Top management of Twitter, including officials in the advertisement and marketing departments, left the company in the past few days after Tesla Chief Elon Musk took control of the social micro-blogging platform, quoting sources news agency Reuters said.
According to the report, the departures come after Musk’s $44-billion takeover of the company last week, followed by his firing of CEO Parag Agrawal, CFO Ned Segal, and Legal Affairs and Policy Chief Vijaya Gadde, the sources privy to the development told the news agency.
Sarah Personette, who was chief customer officer and ad boss, tweeted on Tuesday that she resigned last week, adding to advertisers’ uncertainty over how the social media company will change under Musk.
Dalana Brand, chief people and diversity officer, announced on Tuesday in a LinkedIn post that she had resigned last week as well. General manager for core technologies Nick Caldwell confirmed his departure on Twitter, changing his profile bio to “former Twitter exec” by Monday night.
Leslie Berland, chief marketing officer, Twitter’s head of product Jay Sullivan, and its vice-president of global sales, Jean-Philippe Maheu, have also left, sources told Reuters.
However, it was not immediately clear whether they quit or were asked to leave.
Berland tweeted a blue heart but did not give details.
Caldwell declined further comment. The other five did not respond to Reuters’ requests for comment.
Several Twitter employees said they continue to receive little communication about the future of the company. An all-staff meeting that was scheduled for Wednesday was cancelled, following the cancellation by Twitter of a check-in call last week.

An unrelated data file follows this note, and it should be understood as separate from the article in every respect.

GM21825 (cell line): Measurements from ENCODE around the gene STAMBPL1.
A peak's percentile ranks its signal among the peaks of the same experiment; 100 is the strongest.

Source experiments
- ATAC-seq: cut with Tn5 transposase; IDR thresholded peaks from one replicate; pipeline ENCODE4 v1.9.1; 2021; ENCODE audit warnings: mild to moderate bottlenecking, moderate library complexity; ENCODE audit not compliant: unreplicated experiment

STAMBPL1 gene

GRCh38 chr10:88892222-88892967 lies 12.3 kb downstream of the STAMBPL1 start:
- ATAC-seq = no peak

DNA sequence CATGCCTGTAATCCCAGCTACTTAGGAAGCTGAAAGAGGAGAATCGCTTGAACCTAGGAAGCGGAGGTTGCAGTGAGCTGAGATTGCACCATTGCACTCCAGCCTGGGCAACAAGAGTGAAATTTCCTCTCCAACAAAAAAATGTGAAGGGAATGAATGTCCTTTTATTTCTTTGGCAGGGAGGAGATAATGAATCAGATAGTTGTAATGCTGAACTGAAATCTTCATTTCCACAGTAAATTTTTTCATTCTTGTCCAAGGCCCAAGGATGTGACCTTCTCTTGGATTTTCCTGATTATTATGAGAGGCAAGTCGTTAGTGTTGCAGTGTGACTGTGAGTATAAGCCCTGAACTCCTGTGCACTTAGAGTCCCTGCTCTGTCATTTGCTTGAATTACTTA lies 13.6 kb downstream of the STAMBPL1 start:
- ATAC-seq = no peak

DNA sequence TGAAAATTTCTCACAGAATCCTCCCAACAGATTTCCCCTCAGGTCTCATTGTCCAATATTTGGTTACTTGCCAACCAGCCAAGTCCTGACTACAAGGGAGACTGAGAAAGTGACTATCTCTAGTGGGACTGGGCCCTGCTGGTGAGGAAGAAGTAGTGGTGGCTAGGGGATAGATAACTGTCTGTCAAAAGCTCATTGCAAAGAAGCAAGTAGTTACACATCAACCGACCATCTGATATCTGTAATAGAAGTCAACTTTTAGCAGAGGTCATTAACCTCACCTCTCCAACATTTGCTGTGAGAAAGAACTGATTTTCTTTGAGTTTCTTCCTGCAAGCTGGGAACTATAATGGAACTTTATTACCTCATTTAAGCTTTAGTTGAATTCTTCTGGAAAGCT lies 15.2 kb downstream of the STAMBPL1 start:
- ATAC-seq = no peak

According to the report, Musk’s team is meeting with advertisers this week in New York, as the company’s increasingly skittish customers raise alarms about the potential for harmful content to appear next to their ads.
Hateful content has skyrocketed since Musk closed the deal. Use of the n-word has increased by nearly 500 per cent on Twitter, said the Network Contagion Research Institute, which identifies “cyber-social threats.”
A coalition of more than 40 advocacy organizations including the NAACP and Free Press sent an open letter to Twitter’s top 20 advertisers on Tuesday, asking them to pull their ads if Musk guts content moderation on the platform.
Mediabrands, a unit of ad holding company IPG, has advised its clients to pause advertising on Twitter for the next week until the company gives more details about its plans to protect trust and safety on the platform, according to a source familiar with the matter.
Musk has also attempted to reassure advertisers. “Twitter’s commitment to brand safety is unchanged,” he tweeted on Monday.